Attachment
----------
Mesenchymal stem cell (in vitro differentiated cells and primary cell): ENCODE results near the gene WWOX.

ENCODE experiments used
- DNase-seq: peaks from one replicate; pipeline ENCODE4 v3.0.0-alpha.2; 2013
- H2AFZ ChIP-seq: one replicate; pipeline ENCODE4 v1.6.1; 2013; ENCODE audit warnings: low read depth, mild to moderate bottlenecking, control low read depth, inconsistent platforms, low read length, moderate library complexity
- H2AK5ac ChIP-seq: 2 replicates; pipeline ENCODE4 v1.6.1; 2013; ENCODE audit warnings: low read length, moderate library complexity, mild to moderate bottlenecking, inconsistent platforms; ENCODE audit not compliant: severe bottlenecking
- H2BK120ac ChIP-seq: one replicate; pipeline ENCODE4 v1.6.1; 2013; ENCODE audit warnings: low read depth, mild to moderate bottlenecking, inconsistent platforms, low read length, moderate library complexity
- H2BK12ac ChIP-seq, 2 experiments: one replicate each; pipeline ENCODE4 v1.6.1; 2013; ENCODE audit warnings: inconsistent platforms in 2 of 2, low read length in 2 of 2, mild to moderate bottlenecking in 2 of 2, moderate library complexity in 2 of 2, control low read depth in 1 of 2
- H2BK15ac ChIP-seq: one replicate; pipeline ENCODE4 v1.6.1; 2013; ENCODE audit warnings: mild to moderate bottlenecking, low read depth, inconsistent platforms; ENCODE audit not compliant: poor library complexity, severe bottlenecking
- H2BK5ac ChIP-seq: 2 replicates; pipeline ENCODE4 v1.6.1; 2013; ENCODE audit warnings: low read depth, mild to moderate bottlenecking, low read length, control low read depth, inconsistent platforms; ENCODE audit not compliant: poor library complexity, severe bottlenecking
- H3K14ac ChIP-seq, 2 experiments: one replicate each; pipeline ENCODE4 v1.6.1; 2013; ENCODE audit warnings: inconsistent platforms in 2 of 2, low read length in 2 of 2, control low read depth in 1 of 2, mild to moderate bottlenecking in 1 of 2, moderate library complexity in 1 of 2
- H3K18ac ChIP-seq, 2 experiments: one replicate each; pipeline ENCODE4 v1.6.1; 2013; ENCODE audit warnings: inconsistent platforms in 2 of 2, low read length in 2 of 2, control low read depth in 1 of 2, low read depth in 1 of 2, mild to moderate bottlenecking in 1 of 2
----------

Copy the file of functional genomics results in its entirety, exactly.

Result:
Mesenchymal stem cell (in vitro differentiated cells and primary cell): ENCODE results near the gene WWOX.

ENCODE experiments used
- DNase-seq: peaks from one replicate; pipeline ENCODE4 v3.0.0-alpha.2; 2013
- H2AFZ ChIP-seq: one replicate; pipeline ENCODE4 v1.6.1; 2013; ENCODE audit warnings: low read depth, mild to moderate bottlenecking, control low read depth, inconsistent platforms, low read length, moderate library complexity
- H2AK5ac ChIP-seq: 2 replicates; pipeline ENCODE4 v1.6.1; 2013; ENCODE audit warnings: low read length, moderate library complexity, mild to moderate bottlenecking, inconsistent platforms; ENCODE audit not compliant: severe bottlenecking
- H2BK120ac ChIP-seq: one replicate; pipeline ENCODE4 v1.6.1; 2013; ENCODE audit warnings: low read depth, mild to moderate bottlenecking, inconsistent platforms, low read length, moderate library complexity
- H2BK12ac ChIP-seq, 2 experiments: one replicate each; pipeline ENCODE4 v1.6.1; 2013; ENCODE audit warnings: inconsistent platforms in 2 of 2, low read length in 2 of 2, mild to moderate bottlenecking in 2 of 2, moderate library complexity in 2 of 2, control low read depth in 1 of 2
- H2BK15ac ChIP-seq: one replicate; pipeline ENCODE4 v1.6.1; 2013; ENCODE audit warnings: mild to moderate bottlenecking, low read depth, inconsistent platforms; ENCODE audit not compliant: poor library complexity, severe bottlenecking
- H2BK5ac ChIP-seq: 2 replicates; pipeline ENCODE4 v1.6.1; 2013; ENCODE audit warnings: low read depth, mild to moderate bottlenecking, low read length, control low read depth, inconsistent platforms; ENCODE audit not compliant: poor library complexity, severe bottlenecking
- H3K14ac ChIP-seq, 2 experiments: one replicate each; pipeline ENCODE4 v1.6.1; 2013; ENCODE audit warnings: inconsistent platforms in 2 of 2, low read length in 2 of 2, control low read depth in 1 of 2, mild to moderate bottlenecking in 1 of 2, moderate library complexity in 1 of 2
- H3K18ac ChIP-seq, 2 experiments: one replicate each; pipeline ENCODE4 v1.6.1; 2013; ENCODE audit warnings: inconsistent platforms in 2 of 2, low read length in 2 of 2, control low read depth in 1 of 2, low read depth in 1 of 2, mild to moderate bottlenecking in 1 of 2